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Fort Wayne Sentinel: Monday, October 23, 1899 - Page 10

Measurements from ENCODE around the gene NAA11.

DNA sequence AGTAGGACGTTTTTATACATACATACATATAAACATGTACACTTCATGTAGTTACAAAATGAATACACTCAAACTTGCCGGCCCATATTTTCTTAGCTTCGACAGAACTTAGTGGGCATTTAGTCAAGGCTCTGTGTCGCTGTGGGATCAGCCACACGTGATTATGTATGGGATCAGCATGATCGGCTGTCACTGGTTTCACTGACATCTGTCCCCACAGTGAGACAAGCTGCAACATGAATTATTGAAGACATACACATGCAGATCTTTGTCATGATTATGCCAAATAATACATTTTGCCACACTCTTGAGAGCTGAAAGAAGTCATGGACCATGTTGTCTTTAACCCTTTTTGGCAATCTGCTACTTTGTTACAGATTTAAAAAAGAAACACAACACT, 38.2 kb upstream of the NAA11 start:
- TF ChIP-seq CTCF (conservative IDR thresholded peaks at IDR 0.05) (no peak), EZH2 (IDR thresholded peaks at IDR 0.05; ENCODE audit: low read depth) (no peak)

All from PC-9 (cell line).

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   Fort Wayne Sentinel, The (Newspaper) - October 23, 1899, Fort Wayne, Indiana                               J. -WEL-KER, THE v FORT tMJT. Schmitz Block, 118 Calhouu St. Underwear and Hosiery specials for this week's selling. 1 case Ladies' Natural Wool Vests and Pants, worth 75c, for 50c. 1 case Ken's Camel's Hair Shirts and. Drawers at 35c; regular value 50c. Ladies' Uuiou Suits, worth at 75c'.- 50 doz. Ladies' 50c Fleece-lined Hose at 39c. 30 Floor Oil Cloths this week at 20c. All 50c Novelty Dress Goods for 2Sc this week. each evening during the week. BY E. A. K. BACKBIT. MONDAY, OCT. 23, 1890. TONIGHT. Trades and Labor i meeting in Machinists' hall. Bricklayers' meet- ing. Union Veteran meeting of Encampment No. 51. Volunteers of services in the Ninde block, on Harrison street. Caledonian meet- ing. meeting of Union No. 10. B. of Ii. meeting of A. G. Porter lodge No. 141. Ladies of the G. A. Regular meeting of S. W. Stirk Circle, No. 18. Masonic Newell and a standard company in reper- England is thrashing the Boers in much the same fashion that the United States thrashed the Span- iards. They are being whipped al- most before they get fairly to fight- ing. The first head of the Vandsrbilt family died at the age of 83, the sec- ond at the age of G5, and the third at the age of 54. The care of mil- lions seems to be less conducive to longevity than does the making of them. One of the best evidences that Ad- miral Dewey does uot intend to be a presidential candidate is the fact that he has canceled all his engage- ments to be "received." The Ma- nila hero seems to think the best time to retire from politics is before he gets in the game. The victory of the Columbia in de- fense of the America's cup having been now achieved there is a clem field for Mr. Lever, of Lever Broth- ers, Limited, the millionaire soap manufacturers, of London, who had already announced his intention of trying- for it in case the Shamrock failed. General Funston is a young mnn and soldier with mighty little non- sense about him. His Kansas ad- mirers, who include everybody in the whole Jayhawk state, hnve pur- chased a very handsome and costly sword to present to him upon his re- turn to Kansas in a short time. Gen- eral Funston lins notified the com- mittee thnt unless a certain inscrip- tion is removed from the blade he will not iccept the sword. The in- scription is, "I can hold this position until my regiment is mustered a reply General Funston is alleged to have made to his commanding of- ficer in one of the battles near Manila An Unequalled This mammoth value-giving SIO sale of Men's Suits and Over- coats was never before equaled in the greatest values ever given. Pake advantage of it and secure the best ready-to-wear Clothing nade at lower prices than other stores ask for inferior qualities. Men's Fall and Winter Tailored in perfect from a wide range of fashionable Cloths in all the new nnd Friezes in Ox- ford, Black, Blue, Olive and Brown best quality of linings made with half satin backs. This coat would cost to at any other price......... Fall and Winter Suits. Strictly all to per- selected, smooth- linished cassimeres rough-finished cheviots, striped or checked worsteds, best of Italian n to garment, which we offer at our price..................... Big Bargains for Boys. .BOYS' AND YOUNG MEN'S 14 to ID, equaling 30 to 35 breast fabrics, in fancy striped and unfinished wors- teds, cassimeres nnd plain blue coats and single or doublc-brcnsted price 10.OO. Boys' Long Pants uits. Sizes 13to 10 durable medium and dark pat- heavy-weight a very reasonable Boys' Winter Top Coats. Sixes 4to 15 nobby up-to-date blue and Oxford cut and and ijiG.OO values, last spring. "Scrappy Fred'" says he did not make the remark and will not accept a sword containing any suck inscription. Like the "Beauti- ful "Who Struck Billy Pat- and some other noted things, the true authorship of the words attributed to Funston is in- volved in considerable haze. Congressman Otey, of Virginia, having discovered that there was no portrait of General Robert E. Lse among those at West Point of the former superintendents of the mili- tary academy, has written to Presi- dent McKinley and Secretary Boot nnd received answer that the portrait will be hung nmong the others if do- nated to the academy. It is probable that the Daughters of the Confeder- acy will furnish the painting. Oeu eral Lee was superintendent of the academy from 1852 to 1855. THE ALASKA DISPUTE. The agreement for a provisional boundary in the disputed territory in Alaska has been reached after such long discussion that it may be accepted as at least an approxima- tion to a fair settlement. No exist- ing rights are prejudiced by this agreement, but it would have been very discreditable to two highly civ- ilized governments to leave tlie jur- isdiction of the region involved any longer in dispute. It is only a very small part boundary line that is even tempora- rily supplied. Great rather claims an inter- pretation of the treaty that the Uni- ted States cannot admit, and the Ca- nadians are equally unwilling to ad- mit the interpretation which claim. As in the Venezuela case, the question was never of practical inter- est until the opening of the gold fields, but that has given it a very urgent interest, and all parties to the dispute are equally concerned in a safe and satisfactory adjustment. The advantage of the present modus Vivendi is that it not only pro- vides a temporary agreement ns to the customs nnd other administrn< live responsibilities of the region, but manifests a mutual good will and a desire for harmonious agreement. If such a spirit be maintained, the boundaiy dispute will work out its own settlement in time, in spite oi the conflicting interests that may seek to postpone a settlement. TEAMSTEBS ORGANIZE. A meeting of the teamsters of the city was held in the Vordermnrk hall Sunday evening nnd n union was formed with the following offi- cers Tanner. Vice W. Wctzel. F. Fry. Financial V. Kesscn. Fry. in m C. Lauer. G. Bierbaum. Addresses were mode by Judge Edward O'Eourke and A. A. Pur- man. Judge O'Rourke said that brotherhood was the essence of or- ganization and sympathy and mu- tual help, the highest object to at- tain. Mr. Purman said that organi- zation was neccessary to the pro- gress of laboring men in intelli- gence, as It enabled them to discuss social and economic questions. The new union will he chartered by the National Team Drivers' association and will be represented by its dele- in the Trades and Labor coun- cil. THIS WEEK WITH THE CLUBS. The club program of the week was opened today by the Unity club in n meeting with Mrs. Mary Mayhew. The subject was "Current Events." The calendar for the remainder of :he week is as follows: Woman's Beading chili meets in the public library building. The subject for the clay is "American by Mrs. John Jacobs, and "Progress of Dec- orative by Mrs. E. T. Wil- :iams, Nineteenth Century club will hold a postponed meeting itli Miss Fnniiie Hartman. G-ipe, of Indian- apolis, will lecture under the aus- pices of the Home Coterie, in Kim- ball hall, at 2 o'clock. Subject: The Education of Environment." Carroll Beading club meets with Miss Anna Aurentz. The History of Cuba" will be con- tinued in the work of the day. Morning Musical meets in Kim ball hall at 10 o'clock. The program will consist of selec- tions of American music. Saturday club meets with Mrs. Thomas Jackson. The "Conversation" will be lead by Mrs. M. E. Beall. St. Joe DeKalb county, has made :he discovery that owing to a mis- ;akc in the incorporation documents, r.he incorporated town is only half the area it was intended to cover. Al- most half the village was left out. STONE IS PLACED. OFFICIAL BEGINNING OF THE WOBK ON HANDSOME SCHOOL BUILDING FOB NEW CONCOBDIA L b'TH EBAN CONGREGATION. CORNERSTONE LAID SUNDAY WITH IMPRESSIVE CEREMONIES BY REV. LANGE. Impressive ceremonies marked the laying of the corner stone of the new Lutheran school building on Walton avenue Sunday afternoon. The day was an ideal one, and when the exer- cises opened at 3 o'clock an immense audience was present. The structure is being erected by the newly organ- ized Concordia Lutheran church, but every Lutheran congregation in the city was represented in the gather- ug. Rev. August Lange, pastor of the ew congregation, conducted the opening service of song and prayer, followed by the scripture reading, and the choir of St. Paul's church rendered a selection preceding the sermon by the pastor. Bev. Lange selected his text from Psalms cxvl 24-25: "This is the day which the Lord hath made; we will rejoice and be glad in it. Save now, I beseech thee, O Lord, O Lord, I beseech thee, send now prosperity." THE SERMON. In opening Bev. Lange detailed the organization of the new congre- gation and the work It has already done. He cited the fact that the con- gregation of St. Paul's church had grown so large thnt the edifice could no longer accommodate them. Many of the worshippers reside in the ex- treme, eastern part of the city, and for this reason it was deemed advisa- ble to establish another church in thnt territory. There are already, said the pastor, 120 families on the rolls of the new1 Concordia church, and the future of the organization is extremely bright. Mnny others will be within Its fold within a short time. He referred to the work -already performed in getting the school along to Its present nnd appealed to the members to mnko the day one of thanksgiving and prayer: to ntl be glad in it according to the words of the text. Already tha new congregation has been divinely fa- vored, and the speaker appealed to them to unite in the most earnest ef- forts for the upbuilding of the new organization with the assistance and ess in g of God. In closing Bev. Lnnge snid it is hoped that the new edifice will bs completed early in March of next year, and it is expected the school will be opened on Easter. Two in- structors are to be employed, nnd both English and German will be taught. Charles Scherer and Charles Kvudop were named as mem- bers of the vestry board, and Joseph Koby. Christian Doenges nnd iharles Bodenbeck as trustees. LAYING THE STONE. The ceremony of laying the corner stone followed the sermon, nnd in this ceremony the impressive ritual of the church was followed. Within the stone was placed a sealed copper jox containing a copy of the consti- lution of the church, n number of church nnd school books, a list of :he officials nnd members of the con- gntion, the names of President McKinley, Governor Mount and Mayor Scherer, the .names of the n embers of the building committee, ;he architects and the contractors, as well as other data. The school building is to be 95 feet, long, 36 feet in width and two stories lilgh. It is situated on Walton ave- nue a short distance south of Lewis street, in a growing section of the city where there is believed to be ample field for its development. On :he first floor of the structure are to two large school rooms, and the' upper floor is to be fitted up ns a .rge hall in which to hold religious; service until a church is erected. The school building will cost about 000. The architect is J. M. E. Bie- del, and the contractors are Wehren- )erg Busching. The building com- mittee is composed of Rev. Lange, Otto Herbst, Joseph Koby, Christian Doenges, F. Albersmeyer and Charles Krudop. The organ used 'Sunday at the ceremonies was furnished by the courtesy of the Packard Organ and Piano company, and the members of :he congregation arc very grateful 'or the favor. THE SPOBTING NEWS. Yale won from Wisconsin Saturday afternoon in the last five minutes of play, when Richards, a substitute, ot the ball and, made a fluke run of seventy-five yards. Pat O'Dea's punting was a revelation to the Yalesians, who bad never seen any- thing to equal it in the east. He failed to kick a goal from the field, but many and many a time sent the ball flying into Yale territory wheu there was danger that it might be carried past the Badgers for a touch- down. The big Pennsylvania eleven was beaten by Lafayette college 6 to 0. Chicago beat Oberlin 58 to 0 and several of Chicago's best players were out of the game. Culver Academy eleven beat Hunt- ington High school 18 to 0. This is the first time in three years that Huntington has been scored against. Notre Dame plays University of Indiana today, and the winner will play Purdue for the state champion- ship. President Nick Young has an- nounced the official batting averages and he places Ed. Delehanty first, with an average of .408. Burket is second with .402, Hickman third nnd McGraw fourth. Tenney is placed ahead of Stahl, with an average of .350. Stnbl's official average is .348. Bob Fitzsimmons will enter the ring again. He has signed to fight Jeff Thome, the Englishman who was easy for "Kid" McCoy. Jefferies' nrm is snid to be all right now and he will be as good as ever when he enters the ring on the evening of November 3. PROVED IT. BANQUETTED EMPLOYES. The management of the Fort Wayne Drug company tendered their employes a banquet at the Wayne hotel on Saturday evening and the event was one which will be long cherished in the minds of both em- ployers nnd employes. The banquet was given in the hotel ordinary, and the tables were tastefully decorated for the occasion. The menu was the best product of the culinary art. The toastmaster of the banquet was F. W. Sihler, manager of the com- pany. In n short preliminary ad- dress Mr. Sihler thanked the em- ployes for the way in which they had performed their duties since the es- tablishing of the concern, and stated thnt the great success of the firm was due to the harmony and good will that prevailed among the employes. The speaker urged thnt such a spirit continue nnd said that individual en- denvor would be appreciated nnd re- nted. Dr. W. O. Gross, treasurer of the company, made a short speech which ho praised the employes for the cheerful manner In which they had performed their duties, and stntcd that the success of the firm In the future would largely depend on the way in which they would per- form their duties. F. G. Lnndenber- g-er, hi n short address, gave several suggestion of n technical nature, nnd spoke of the value of accuracy and en re In the conducting of the busi- ness of departments. Hem y Boworimd, head of the sundries de- partment, spoke of the value of care- ful work, and expressed himself pleased with the cordial relations ex- isting between the employer and em- ploye. Several other employes were called upon for speeches nnd nil ex- pressed themselves ns pleased with the cordial relations which exist nnd with the considerate treatment they had always received. Good mutual relations brought unity of effort bearing out the proverb, "In unity there is strength." The greater por- tion of the evening was spent in so- cial chat, singing nnd having gen- eral good time. Messrs. Gross nnd Sihler arc so pleased with the trend of nffairs thnt they will make these gatherings regular events. Wo one would ever be bothered with constipation if everyone knew how naturally and quickly Burdock Blood Bitters regulates the stomach and bowels. Cures croup, sore throat, pulmonary over pain of every sort. Dr. Thomas' Electric Oil. A dose in time saves lives." Dr. Wood's Norway Pine Syrup; nature's for coughs, colds, pulmonary diseases of every sort." Scnld head is an eczema of the scalp severe sometimes, but it can be cured. Doan's Ointment, quick and permanent in its results. At any drug store, 50 cents. this town healthy? Do many people die Real Estate sir." I saw a funeral here yesterday." Real Estate that was nn undertaker who kill ed himself be- cause he couldn't make a living." LARGEST LINE OF GROCERIES C'TV. In order to make room for more coming we make a startling reduc- tion in all lines. It has been our fortune to purchase these goods in ad- vance, consequently can give all purchasers the benefit. TEAS. Finest Young Hyson, was 80c, now G9c Ib. Fins Young Hyson, was GOc. Can't be beat in the 49c Ib. Finest Imported Japan, was GOc, now 49c Ib. Finest Imported Oolong, was 80c, now G9c Ib. Finest Imported English Break- fast, 80c, now G9c Ib. COFFEES. Finest Mandhelling and Java Mocha, was 40c, now 3Gc Ib. Finest Arabian Mocha, was 40c, now 3Gc Ib. Java and Mocha Blend, was 35c, now 28c Ib. A Blend of Fine Drinking Coffee, was 30c, now 2fic Ib. Our Favorite Rio Coffee, was 23c, now Ib. Finest Private Growth Java and Arabian Mocha, was 35c, now 29c Ib. California Canned California Peaches, Yellow Craw- fords, was 20c, now 18c can. California Apricots, was 35c, now 22c can. California White Chcrrier, was 30c, now 25c can. California Egg Plums, was 20c. now 16c cnn. California Peaches, Limon Clings, was 22c, now 19c can. California Apricots, wns 20c, now lOc cnn. California White Cherries, was 25c. now 20c can. CHEESE. IMPORTED SWISS. DOMESTIC SWISS. Our Double Cream Checso is the pride of all lovers of Cheese. EDAM CHEESE. AND FINE APPLE PFEIFFER MOSES, 40 AND 44 W. BERRY. PROMPT DELIVERY. BOTH PHONES. 378. CLOTHES WRINGERS. The HAMILTON, KEYSTONE, RELIEF and GEM Clothes Wringers furnish a reliable line to select from. WASHING MACHINES, BOWSER WASH BOARDS, IROINQ BOARDS, COLD HANDLE SAD IRONS and everything to make the washing easy, at C. C. SCHLATTER CO., Hardware, Paints and Oil, 38 and 4O East Columbia St. YOU NEVER TIRE -OF The third year of the Fort Wayne School of Art opens at the studio, j corner of Barr and Lewis streets, on Wednesday, October 18th, 1809. Miss Ottilia Hallensleben, of the Art In- stitute, Chicago, has been re-engaged to give instructions in drawing, painting, pen and ink sketching and all work relative to illustrating. For detailed information students and others interested are requested to call on or address Miss Hallens- leben at the studio. 18-tf SATISFACTION BOUQUET is the Best Perfumery in the World. For Sale by all Druggists. FOR MEN'S WEAR. We have the finest line of Winter Suitings nnd Overcoatings In the city. O. Schmidt, 87 E. Berry St. 2TK Satisfaction Bouquet will cling to your handkerchief even after It has gone through the wash. For sale by all druggiste. TIT It. SPECIAL SALES. "HANSON" bicycle prices have not advanced. We have yet a full line; liberal trades given. We have a few Royals at Columbia tires, Goodyear tires, odds and ends In tires, ipl.ld; Yankee lamps, Dow lamps, 85cj tape, S for Ic; hubbs, pair; oil, 3c; carbide same old price; choice saddles, 50c. BROSIUS BHOSIUS, 31 CLINTON ST. ATTENTION. Sturgis, Mich., Flour, 90c large ak, Hoosier Pancake Flour, lOc packg. New California Peaches, lOc Ib. New California Apricots, 15c Ib. Men's Solid Shoes, pair. Iron Frame Wringers, each. East Lewis Street Cash Store, Phone 783. S. GANZER, Prop. Batlsfactlontaouauet li a delight- ful odor of which does not tire and the longer It ll uied the better It Is liked. Delicacy, and strength are so combined aa to give exqulllte pleasure to those who uie It Try It Try The Sentinel want columns.